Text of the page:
necessity doctrine

Could the US use the necessity doctrine to curb immigration? (Part 2)

The US certainly does not have an obligation to admit immigrants into its borders. However, with the economic state of affairs, could we use the necessity doctrine to forgo international obligations in order to "get our fiscal house in order?"

The necessity doctrine & immigration (Part 1)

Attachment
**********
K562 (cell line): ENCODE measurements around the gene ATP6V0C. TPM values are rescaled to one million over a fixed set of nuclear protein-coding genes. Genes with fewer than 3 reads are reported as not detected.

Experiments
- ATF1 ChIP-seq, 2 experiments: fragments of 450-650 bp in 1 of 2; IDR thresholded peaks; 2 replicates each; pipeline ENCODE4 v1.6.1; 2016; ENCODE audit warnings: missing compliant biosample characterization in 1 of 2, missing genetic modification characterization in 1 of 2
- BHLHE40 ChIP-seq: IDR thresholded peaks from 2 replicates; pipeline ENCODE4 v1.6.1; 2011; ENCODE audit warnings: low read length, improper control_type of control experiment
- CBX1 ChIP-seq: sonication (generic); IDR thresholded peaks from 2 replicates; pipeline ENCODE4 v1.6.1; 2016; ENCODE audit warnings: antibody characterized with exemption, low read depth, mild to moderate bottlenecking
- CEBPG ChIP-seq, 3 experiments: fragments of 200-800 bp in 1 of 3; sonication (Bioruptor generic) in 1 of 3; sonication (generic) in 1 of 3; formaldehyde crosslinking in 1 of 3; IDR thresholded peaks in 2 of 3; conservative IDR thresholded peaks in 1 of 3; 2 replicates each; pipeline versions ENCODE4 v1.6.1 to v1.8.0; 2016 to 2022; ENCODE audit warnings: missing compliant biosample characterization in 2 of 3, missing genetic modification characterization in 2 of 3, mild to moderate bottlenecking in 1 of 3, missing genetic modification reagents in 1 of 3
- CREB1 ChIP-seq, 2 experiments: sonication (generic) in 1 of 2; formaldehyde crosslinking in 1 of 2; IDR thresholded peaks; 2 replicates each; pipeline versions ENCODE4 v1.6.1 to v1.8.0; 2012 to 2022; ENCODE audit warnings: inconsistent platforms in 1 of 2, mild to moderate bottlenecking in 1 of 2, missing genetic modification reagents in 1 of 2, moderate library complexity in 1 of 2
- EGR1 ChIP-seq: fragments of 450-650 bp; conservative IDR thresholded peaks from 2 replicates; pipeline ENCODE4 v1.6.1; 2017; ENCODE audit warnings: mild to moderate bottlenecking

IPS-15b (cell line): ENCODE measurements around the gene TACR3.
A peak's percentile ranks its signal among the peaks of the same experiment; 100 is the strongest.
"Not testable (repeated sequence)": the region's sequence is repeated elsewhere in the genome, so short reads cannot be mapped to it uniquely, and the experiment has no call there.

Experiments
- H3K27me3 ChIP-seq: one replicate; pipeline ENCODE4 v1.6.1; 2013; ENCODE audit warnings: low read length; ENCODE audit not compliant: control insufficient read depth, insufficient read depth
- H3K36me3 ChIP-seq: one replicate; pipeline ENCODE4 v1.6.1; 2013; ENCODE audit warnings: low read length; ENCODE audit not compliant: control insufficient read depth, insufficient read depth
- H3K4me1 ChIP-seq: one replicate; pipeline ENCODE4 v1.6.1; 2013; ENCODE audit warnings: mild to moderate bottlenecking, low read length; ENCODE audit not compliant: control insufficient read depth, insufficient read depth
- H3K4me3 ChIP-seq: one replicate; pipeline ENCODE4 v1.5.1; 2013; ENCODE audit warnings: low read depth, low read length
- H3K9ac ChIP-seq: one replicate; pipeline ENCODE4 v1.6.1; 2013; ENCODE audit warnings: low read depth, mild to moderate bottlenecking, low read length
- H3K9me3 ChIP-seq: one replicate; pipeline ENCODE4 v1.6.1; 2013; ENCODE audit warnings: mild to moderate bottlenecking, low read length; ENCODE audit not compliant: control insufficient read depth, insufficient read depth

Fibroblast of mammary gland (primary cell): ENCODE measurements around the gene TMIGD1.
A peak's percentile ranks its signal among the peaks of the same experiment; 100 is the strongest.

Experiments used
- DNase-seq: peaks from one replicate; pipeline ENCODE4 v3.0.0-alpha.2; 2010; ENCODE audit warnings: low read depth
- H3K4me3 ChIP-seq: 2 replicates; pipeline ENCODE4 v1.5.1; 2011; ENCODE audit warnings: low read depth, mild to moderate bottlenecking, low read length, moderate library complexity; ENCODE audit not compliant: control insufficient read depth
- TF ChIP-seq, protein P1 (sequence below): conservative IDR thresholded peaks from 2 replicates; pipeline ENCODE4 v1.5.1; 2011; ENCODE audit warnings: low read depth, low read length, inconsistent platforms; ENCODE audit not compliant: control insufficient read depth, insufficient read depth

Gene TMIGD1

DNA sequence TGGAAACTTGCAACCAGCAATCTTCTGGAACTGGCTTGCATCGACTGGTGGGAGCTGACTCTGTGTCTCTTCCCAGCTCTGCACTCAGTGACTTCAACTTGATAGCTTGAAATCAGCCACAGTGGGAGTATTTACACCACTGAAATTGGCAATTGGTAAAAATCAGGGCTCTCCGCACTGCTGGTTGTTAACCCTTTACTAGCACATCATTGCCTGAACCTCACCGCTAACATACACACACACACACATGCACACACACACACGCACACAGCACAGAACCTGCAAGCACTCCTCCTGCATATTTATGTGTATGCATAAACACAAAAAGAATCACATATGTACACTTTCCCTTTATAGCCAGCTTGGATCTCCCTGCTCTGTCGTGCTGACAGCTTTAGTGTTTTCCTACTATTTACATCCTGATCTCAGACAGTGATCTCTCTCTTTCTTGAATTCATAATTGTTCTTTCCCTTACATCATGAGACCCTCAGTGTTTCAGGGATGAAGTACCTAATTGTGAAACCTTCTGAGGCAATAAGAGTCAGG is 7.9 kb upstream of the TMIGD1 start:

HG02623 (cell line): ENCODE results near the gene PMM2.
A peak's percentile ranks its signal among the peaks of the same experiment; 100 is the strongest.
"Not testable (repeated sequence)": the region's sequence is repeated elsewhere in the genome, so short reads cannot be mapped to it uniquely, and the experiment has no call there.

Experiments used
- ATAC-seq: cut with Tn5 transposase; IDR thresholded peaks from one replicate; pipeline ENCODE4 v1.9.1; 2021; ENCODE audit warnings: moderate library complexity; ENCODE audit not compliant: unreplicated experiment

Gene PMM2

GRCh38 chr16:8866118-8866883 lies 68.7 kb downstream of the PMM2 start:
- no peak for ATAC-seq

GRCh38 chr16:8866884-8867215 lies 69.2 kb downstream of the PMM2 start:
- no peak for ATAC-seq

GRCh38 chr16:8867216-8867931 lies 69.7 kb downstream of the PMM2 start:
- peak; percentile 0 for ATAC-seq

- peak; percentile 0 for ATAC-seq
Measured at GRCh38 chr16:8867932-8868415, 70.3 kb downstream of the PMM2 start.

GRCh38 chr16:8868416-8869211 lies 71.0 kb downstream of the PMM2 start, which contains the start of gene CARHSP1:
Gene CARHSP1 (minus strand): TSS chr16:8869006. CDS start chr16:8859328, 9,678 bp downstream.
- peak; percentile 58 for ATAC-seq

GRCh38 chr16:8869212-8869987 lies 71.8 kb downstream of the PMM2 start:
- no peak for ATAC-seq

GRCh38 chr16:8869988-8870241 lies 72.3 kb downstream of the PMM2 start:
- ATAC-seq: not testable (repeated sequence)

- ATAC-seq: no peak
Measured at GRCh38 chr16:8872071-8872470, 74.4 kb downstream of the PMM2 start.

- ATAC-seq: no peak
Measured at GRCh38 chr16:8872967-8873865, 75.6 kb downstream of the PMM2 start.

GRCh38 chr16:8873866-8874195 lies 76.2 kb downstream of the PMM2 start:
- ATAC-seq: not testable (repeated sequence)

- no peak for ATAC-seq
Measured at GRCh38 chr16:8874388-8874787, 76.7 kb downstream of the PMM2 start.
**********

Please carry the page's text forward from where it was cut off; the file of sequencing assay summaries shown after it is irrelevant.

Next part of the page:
The necessity doctrine is a feature of international law and can be used as a defense to breaking the law in times of crises. According to A State of Necessity: International Legal Obligations in Times of Crises by Avidan Kent & Alexandra Harrington in the Canadian Review of American Studies, the necessity doctrine is as follows: When facing a crisis a state must act in order to safeguard its essential interest. The extreme circumstances under which the state acts may require it to break international obligations that it previously undertook towards other states.